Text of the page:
So there were hundreds of new jazz records this year that weren't as good? It gets forgotten, so it needs repeating: the studio is an unreliable gauge of what the best jazz groups are really up to, even at the highest levels.
Monk's quartet with Coltrane recorded three songs in the studio in summer 1957, at the beginning of that band's short existence. They can be heard on "Thelonious Monk With John Coltrane" (Riverside/Fantasy). They're very good, and they contain a newly advanced Coltrane. But they are dry-runs when set next to the 51 minutes from Carnegie Hall, which were discovered for the first time in January.
The Carnegie tape comes from late November 1957, after five rigorous months of Five Spot gigs, toward the end of the band's six-month life. (Very little taped material of this band in that year at the Five Spot, and with low fidelity, is known to exist.) On the Carnegie album the band is relaxed, limber, magnetic; the tempos are more wakeful. Compare the tune "Nutty" between the studio and stage versions, and you will hear it quickly. Coltrane has become agile, finding a flexible way of running his original patterns. Monk balances an inscrutable serenity against driving, almost violent figures. And everything coming from Shadow Wilson, the drummer, is to be savored: he guards and upholds the groove, while building small, richly detailed accents around it.
But the band ended a little more than a month later, and contractual issues between Coltrane and Monk's record labels made it impossible for them to record again. We're lucky to have this.
The Coltrane "One Down, One Up" recordings were made by the radio station WABC-FM, in 1965, for a radio show called "Portraits in Jazz" with Alan Grant. Even more than the Monk-Coltrane recording, the music is completely based in the rhetoric of the band's live performances; it is a different discipline entirely from studio recordings. The longest piece on the Monk-Coltrane, "Sweet and Lovely," is nine and a half minutes; the title track of "One Down, One Up" runs to nearly 28. The Coltrane band had been playing pieces at this length for at least four years, but was still making fairly structured music in the studio. What we hear is a band's shared language in its highest period; Coltrane and the drummer Elvin Jones rarely sounded more individually free, and still elastically tethered to each other.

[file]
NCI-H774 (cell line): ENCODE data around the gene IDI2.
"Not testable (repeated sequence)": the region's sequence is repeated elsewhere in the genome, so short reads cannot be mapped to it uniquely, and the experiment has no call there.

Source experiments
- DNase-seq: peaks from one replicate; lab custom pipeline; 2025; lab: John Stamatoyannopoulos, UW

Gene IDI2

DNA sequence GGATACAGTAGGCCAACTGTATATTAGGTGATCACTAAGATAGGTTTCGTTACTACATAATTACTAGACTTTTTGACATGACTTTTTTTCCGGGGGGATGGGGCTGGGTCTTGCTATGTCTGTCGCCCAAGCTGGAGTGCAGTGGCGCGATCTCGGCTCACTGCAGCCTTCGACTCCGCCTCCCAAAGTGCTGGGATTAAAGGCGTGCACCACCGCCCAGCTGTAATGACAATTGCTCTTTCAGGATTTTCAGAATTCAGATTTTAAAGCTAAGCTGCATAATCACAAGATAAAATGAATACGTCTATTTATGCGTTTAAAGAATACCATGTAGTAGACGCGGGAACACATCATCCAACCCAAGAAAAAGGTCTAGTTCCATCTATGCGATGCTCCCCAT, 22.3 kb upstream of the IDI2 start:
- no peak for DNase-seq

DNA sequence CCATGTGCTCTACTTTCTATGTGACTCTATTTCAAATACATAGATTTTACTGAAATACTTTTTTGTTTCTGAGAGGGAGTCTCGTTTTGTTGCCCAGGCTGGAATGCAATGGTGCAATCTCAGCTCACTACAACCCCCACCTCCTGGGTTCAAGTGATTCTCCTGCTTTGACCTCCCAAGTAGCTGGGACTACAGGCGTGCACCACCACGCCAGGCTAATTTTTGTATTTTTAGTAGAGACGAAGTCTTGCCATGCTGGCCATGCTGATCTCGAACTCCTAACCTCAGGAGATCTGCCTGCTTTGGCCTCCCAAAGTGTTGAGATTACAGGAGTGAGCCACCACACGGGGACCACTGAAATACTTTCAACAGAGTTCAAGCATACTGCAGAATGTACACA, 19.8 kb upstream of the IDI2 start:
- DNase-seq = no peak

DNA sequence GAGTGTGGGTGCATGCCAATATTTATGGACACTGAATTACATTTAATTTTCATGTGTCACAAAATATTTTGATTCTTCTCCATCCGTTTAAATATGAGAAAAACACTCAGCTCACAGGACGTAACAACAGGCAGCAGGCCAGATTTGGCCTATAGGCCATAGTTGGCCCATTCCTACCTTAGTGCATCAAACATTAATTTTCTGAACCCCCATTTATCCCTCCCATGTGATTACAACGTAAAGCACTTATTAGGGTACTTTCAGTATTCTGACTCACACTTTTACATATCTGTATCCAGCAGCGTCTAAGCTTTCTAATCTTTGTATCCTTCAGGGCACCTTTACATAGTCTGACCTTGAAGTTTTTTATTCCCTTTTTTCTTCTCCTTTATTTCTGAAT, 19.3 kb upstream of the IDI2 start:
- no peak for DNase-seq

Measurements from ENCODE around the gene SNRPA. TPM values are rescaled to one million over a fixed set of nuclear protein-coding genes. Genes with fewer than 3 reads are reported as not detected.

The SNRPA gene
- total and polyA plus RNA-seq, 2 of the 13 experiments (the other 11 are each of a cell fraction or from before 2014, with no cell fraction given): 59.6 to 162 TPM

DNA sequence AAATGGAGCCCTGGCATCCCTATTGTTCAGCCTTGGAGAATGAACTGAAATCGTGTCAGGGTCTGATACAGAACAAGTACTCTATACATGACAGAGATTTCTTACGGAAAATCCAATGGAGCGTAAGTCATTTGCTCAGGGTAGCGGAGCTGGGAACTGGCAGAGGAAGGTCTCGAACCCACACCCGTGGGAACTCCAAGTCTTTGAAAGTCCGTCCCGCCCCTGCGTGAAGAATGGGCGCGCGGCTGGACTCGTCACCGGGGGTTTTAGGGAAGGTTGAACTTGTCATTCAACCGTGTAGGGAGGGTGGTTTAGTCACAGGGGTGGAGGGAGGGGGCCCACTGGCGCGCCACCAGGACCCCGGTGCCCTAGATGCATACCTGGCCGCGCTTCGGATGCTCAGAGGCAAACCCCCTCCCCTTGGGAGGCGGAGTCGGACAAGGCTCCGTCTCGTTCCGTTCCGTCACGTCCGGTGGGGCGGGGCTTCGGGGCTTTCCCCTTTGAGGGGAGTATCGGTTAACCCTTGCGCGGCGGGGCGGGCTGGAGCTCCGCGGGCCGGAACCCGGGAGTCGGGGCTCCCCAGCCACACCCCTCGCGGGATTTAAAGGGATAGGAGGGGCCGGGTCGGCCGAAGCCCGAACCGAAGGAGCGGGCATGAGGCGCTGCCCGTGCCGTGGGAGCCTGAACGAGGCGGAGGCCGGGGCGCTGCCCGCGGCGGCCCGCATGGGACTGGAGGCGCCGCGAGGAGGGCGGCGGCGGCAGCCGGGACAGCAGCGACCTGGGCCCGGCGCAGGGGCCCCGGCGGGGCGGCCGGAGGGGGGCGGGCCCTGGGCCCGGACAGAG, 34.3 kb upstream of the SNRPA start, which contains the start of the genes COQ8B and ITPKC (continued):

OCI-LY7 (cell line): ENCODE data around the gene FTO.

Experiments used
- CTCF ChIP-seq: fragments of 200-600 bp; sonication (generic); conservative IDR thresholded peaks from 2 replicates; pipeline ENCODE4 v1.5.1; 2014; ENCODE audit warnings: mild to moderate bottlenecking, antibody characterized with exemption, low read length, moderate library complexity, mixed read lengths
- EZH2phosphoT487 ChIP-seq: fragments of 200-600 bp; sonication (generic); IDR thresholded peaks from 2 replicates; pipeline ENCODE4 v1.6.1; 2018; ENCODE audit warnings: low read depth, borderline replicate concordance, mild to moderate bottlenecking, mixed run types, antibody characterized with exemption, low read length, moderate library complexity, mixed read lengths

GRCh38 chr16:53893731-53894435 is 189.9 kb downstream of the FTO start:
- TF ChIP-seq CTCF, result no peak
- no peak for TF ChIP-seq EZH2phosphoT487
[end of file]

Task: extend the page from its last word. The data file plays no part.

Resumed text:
The same principle has generated other good records this year, too. An excellent, previously unknown Charlie Parker-Dizzy Gillespie concert from 1945, released on Uptown Records. A new Wynton Marsalis record, "Live at the House of Tribes," recorded in front of an audience of 50 - his best, to a certain way of thinking, since "Live at Blues Alley" in 1986. And coming in February, a recording from 1996 of the Omer Avital Sextet at Smalls, an excellent band of its moment that played hundreds of nights at that tiny club and never got to put out a record properly during its life.
Whenever history tells you that a masterpiece was recorded in the studio on a certain day at a certain hour - Charlie Parker's "Koko," Pat Metheny's "Bright Size Life," Ornette Coleman's "Shape of Jazz to Come" - it's probably not a patch on what those groups did later that night.
This is how jazz works. It is not a volume business. (Its essence is the opposite of business.) Its greatest experiences are given away cheaply, to rooms of 50 to 200 people. Literature and visual art are both so different: the creator stands back, judges a fixed object, then refines or discards before letting the words go to print, or putting images to walls. A posthumously found Hemingway novel is never as good as what he judged to be his best work. But in jazz there is always the promise that the art's greatest examples - even by those long dead - may still be found.